Therefore, not only should the U.S. consider diminishing its use of supply-control programs abroad due to their ineffectiveness, but additionally because of their documented contribution to violence and political corruption within nations in which the U.S. is ostensibly trying to achieve democracy and stability.

Unintended Consequences: The “War on Terror” Overshadows the War on Drugs in Afghanistan, 1994-Present

In Afghanistan, which in 2006 accounted for 92% of the world’s supply of heroin, we are seeing a similar degree of failure with regards to U.S. supply-control drug programs. Despite consistent U.S. military intervention in Afghanistan since 2001, over the past “five years, the Afghan opium harvest has accounted for as much as 50 percent of the country’s GDP, and provided the prime ingredient for over 90 percent of the world’s heroin supply.”

During this same period, opium cultivation has supported 500,000 Afghan families, representing nearly 20 percent of the country’s estimated population. In addition to opium cultivation, with which Afghanistan has long been associated, Afghanistan has recently surpassed Morocco as the world’s largest cannabis (marijuana) producer; in 2009, the United Nations Office on Drugs and Crime estimated Afghanistan’s annual cannabis cultivation at 10,000 to 24,000 hectares.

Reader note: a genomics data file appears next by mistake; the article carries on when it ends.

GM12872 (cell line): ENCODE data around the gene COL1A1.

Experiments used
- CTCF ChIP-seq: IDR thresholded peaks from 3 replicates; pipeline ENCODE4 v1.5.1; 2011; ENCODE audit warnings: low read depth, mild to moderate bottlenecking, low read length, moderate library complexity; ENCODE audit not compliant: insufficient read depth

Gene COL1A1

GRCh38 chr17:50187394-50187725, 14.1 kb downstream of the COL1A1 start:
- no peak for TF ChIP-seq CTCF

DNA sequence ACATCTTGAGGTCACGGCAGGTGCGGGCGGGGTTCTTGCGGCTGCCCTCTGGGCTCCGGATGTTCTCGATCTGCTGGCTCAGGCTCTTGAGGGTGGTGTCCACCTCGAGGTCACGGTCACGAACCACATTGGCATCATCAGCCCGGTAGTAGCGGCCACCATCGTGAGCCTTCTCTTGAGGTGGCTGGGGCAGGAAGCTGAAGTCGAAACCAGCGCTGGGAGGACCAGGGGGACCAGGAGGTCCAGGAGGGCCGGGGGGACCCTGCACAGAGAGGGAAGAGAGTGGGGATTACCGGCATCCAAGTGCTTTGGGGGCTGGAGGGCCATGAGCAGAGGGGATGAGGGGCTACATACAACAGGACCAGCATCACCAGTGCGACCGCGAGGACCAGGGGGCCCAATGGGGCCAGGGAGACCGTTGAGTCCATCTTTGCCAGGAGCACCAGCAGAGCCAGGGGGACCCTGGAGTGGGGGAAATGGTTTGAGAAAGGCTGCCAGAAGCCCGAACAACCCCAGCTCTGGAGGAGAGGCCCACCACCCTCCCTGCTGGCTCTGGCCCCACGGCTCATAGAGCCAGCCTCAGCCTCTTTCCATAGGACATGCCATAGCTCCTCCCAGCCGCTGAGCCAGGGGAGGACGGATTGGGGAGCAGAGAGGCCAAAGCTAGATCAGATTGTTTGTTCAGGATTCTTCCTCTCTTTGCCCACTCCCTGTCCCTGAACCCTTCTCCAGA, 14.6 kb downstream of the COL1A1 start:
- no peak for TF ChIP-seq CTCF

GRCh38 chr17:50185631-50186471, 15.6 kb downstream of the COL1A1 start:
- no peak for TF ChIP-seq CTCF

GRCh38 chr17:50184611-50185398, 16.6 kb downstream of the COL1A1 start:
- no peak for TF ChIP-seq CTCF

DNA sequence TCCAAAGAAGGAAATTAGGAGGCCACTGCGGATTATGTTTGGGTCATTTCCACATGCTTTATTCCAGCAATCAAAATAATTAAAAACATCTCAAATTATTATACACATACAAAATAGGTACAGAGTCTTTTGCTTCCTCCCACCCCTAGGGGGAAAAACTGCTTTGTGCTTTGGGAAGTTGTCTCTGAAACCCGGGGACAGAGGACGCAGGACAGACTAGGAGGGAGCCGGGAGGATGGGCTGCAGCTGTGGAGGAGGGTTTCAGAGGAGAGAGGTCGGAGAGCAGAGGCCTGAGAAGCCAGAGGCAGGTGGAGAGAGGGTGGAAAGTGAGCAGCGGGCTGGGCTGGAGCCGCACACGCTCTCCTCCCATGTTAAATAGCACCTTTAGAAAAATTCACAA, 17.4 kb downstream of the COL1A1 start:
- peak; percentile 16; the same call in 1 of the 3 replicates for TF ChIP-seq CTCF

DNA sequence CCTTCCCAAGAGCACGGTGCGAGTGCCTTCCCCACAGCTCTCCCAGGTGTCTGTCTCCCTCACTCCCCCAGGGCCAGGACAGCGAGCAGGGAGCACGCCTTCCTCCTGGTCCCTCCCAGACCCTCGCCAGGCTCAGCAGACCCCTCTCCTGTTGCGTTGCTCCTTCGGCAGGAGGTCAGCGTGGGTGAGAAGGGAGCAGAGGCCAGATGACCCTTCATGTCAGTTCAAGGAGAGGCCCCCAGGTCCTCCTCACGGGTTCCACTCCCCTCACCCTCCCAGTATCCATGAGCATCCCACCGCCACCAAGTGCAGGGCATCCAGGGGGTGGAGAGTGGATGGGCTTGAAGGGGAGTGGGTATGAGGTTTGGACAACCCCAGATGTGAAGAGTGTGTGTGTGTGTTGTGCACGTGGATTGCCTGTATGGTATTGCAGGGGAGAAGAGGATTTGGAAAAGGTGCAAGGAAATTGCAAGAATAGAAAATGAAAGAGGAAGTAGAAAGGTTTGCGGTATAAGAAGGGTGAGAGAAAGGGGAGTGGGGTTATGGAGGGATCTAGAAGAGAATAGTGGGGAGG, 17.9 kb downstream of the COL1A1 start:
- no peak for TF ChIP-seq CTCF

Examining these facts in conjunction with the U.S.’ allocation of its multi-billion dollar drug- control budget, Afghanistan’s meteoric increase in drug production appears hardly surprising: although Afghanistan has become the world’s largest supplier of both heroin and cannabis, the U.S. annual drug-control funding request for “Afghanistan Counterdrug Support” programs in 2009 was a mere $336 million, compared to the $601.9 million requested to continue supporting our failed “Andean Counterdrug Programs” in South America.

Over the past five years, Afghanistan has maintained (and furthered) its position as the world’s largest producer of opium, and has also become the world’s largest producer of cannabis and hashish; total U.S. drug- control funding to Afghanistan during this period, however, has represented less than 20 percent of our nation’s international drug-control spending.

Just as in South America, the complex history of past U.S. involvement in the region makes the current situation (especially with regards to narcotics) in Afghanistan extremely difficult to address.

Over the past 30 years, three major conflicts have occurred in Afghanistan that have elicited U.S. military intervention: “the CIA covert warfare of the 1980s, the civil war of the 1990s (fueled at its start by $900 million in CIA funding),” and our counterinsurgency involvement and occupation since 2001.